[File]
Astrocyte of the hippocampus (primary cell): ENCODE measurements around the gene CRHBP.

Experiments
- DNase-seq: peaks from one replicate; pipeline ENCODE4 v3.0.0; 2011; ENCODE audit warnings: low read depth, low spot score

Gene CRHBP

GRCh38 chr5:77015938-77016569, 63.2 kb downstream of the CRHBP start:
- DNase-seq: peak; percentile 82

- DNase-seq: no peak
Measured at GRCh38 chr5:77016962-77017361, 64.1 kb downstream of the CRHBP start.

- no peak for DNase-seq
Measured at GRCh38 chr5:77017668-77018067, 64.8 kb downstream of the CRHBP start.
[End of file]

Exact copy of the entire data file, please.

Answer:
Astrocyte of the hippocampus (primary cell): ENCODE measurements around the gene CRHBP.

Experiments
- DNase-seq: peaks from one replicate; pipeline ENCODE4 v3.0.0; 2011; ENCODE audit warnings: low read depth, low spot score

Gene CRHBP

GRCh38 chr5:77015938-77016569, 63.2 kb downstream of the CRHBP start:
- DNase-seq: peak; percentile 82

- DNase-seq: no peak
Measured at GRCh38 chr5:77016962-77017361, 64.1 kb downstream of the CRHBP start.

- no peak for DNase-seq
Measured at GRCh38 chr5:77017668-77018067, 64.8 kb downstream of the CRHBP start.